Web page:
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How to bridge the workplace generation gap and build cooperative teams and positive outcomes

We can face generational differences at work that challenge our understanding and appreciation of fellow employees. That’s not surprising, considering the three dominant generations currently represented in the workplace:

  • Baby Boomers – born 1946-1964 (youngest are 53)
  • Generation X – born 1965-1980 (youngest are 37)
  • Millennials (or Generation Y) – born 1981-2000 (youngest are 17)

Millennials, Gen Xers and Baby Boomers bring varied habits, values and communication styles with them to work. While these can complement each other for successful outcomes, they can also lead to rushes in judgment and differences of opinion. For example:

  • Baby Boomers may think that Xers are not team-focused and Millennials are too casual.
  • Xers may consider Boomers to be overly driven and Millennials to feel self-important.
  • Millennials may believe that Boomers are digitally ignorant and Xers are too demanding.

While these judgments can carry a degree of truth, they also can be based on stereotypes or limited past experiences. But whether on-the-mark or off-base, these perceptions can get in the way of trusting co-workers and getting work done.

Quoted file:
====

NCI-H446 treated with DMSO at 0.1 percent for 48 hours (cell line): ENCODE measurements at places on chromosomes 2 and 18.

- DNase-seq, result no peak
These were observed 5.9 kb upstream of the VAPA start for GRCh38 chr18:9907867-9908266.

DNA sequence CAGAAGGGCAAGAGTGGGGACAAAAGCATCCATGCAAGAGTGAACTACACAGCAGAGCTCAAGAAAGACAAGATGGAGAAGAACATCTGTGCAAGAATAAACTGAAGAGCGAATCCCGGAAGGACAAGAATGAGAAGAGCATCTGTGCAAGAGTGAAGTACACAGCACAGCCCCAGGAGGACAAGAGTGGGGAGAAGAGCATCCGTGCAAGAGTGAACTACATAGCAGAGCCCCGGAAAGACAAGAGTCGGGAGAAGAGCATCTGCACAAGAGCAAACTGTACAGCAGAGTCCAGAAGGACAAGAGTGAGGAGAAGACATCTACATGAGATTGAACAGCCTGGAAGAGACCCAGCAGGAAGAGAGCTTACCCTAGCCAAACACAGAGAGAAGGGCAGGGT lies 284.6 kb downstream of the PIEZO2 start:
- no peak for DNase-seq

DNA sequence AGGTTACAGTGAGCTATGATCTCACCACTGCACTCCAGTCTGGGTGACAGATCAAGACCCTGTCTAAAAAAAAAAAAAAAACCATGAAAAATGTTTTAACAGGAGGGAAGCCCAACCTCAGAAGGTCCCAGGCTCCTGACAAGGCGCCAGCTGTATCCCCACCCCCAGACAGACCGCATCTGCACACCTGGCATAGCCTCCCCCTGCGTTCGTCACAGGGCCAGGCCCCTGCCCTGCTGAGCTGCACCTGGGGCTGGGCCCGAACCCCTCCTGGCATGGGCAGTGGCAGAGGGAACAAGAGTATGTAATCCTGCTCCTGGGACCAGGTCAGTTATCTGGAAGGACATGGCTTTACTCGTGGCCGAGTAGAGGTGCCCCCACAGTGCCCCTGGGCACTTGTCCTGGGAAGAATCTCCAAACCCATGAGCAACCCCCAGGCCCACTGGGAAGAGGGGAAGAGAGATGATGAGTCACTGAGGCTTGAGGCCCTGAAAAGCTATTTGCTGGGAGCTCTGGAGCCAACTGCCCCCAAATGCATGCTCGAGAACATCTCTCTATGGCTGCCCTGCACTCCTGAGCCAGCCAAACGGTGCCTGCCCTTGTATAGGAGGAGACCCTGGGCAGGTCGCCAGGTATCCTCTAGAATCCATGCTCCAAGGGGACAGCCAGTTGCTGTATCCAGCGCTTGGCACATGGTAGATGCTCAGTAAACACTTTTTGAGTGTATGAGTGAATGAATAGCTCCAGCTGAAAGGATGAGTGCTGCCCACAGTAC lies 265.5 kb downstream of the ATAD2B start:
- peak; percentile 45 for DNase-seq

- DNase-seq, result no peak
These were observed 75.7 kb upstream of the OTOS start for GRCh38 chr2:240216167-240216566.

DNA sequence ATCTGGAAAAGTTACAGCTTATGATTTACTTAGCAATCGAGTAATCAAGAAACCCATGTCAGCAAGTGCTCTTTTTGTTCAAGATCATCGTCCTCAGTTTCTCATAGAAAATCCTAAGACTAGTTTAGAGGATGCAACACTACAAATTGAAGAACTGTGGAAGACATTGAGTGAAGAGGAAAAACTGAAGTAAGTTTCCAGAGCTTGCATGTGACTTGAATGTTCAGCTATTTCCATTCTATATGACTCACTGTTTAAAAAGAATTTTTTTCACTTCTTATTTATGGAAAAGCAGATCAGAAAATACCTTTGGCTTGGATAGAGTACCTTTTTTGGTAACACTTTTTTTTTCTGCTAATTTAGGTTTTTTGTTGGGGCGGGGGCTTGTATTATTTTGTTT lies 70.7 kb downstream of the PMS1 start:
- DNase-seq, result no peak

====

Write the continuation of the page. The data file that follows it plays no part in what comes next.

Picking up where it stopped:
In research for their book, Crucial Conversations: Tools for Talking When Stakes Are High, the authors (Patterson, Grenny, McMillan and Switzler) found that generational stereotyping causes a third of workers to waste about five hours a week on intergenerational conflicts. These distractions, of course, are detrimental to productivity and profits.

Perhaps you have witnessed this in your company. So, what can you do about it?

How to help your employees overcome generational obstacles and achieve positive results:

  • Accept that co-workers of another age may have different values, motivators and preferred methods of communication. Understand that “different” doesn’t mean “bad.”
  • Are you a younger employee? Learn from the experience of older co-workers. Are you an older employee? Stay open to new ideas and methods. Whether formally or informally, mentor one other.
  • Ask for assistance or guidance from someone older or younger than you. You will learn from their experience or fresh perspective while building a bridge over the generational communication gap.
  • Create work groups or project teams composed of employees of various ages. They will get to know and understand each other better, and the project will benefit from the varied perspectives.

Do you need more assistance with workplace communications, training, hiring or recruiting? At TriStarr, an HR consulting firm and recruiting/temp agency in Lancaster, Pa., we would be glad to partner with you for a solution to your HR challenges. The team at TriStarr’s professional staffing service has more than 60 combined years of administrative staffing, recruiting and HR consulting experience. Contact us online, or give us a call at (717) 560-2111.

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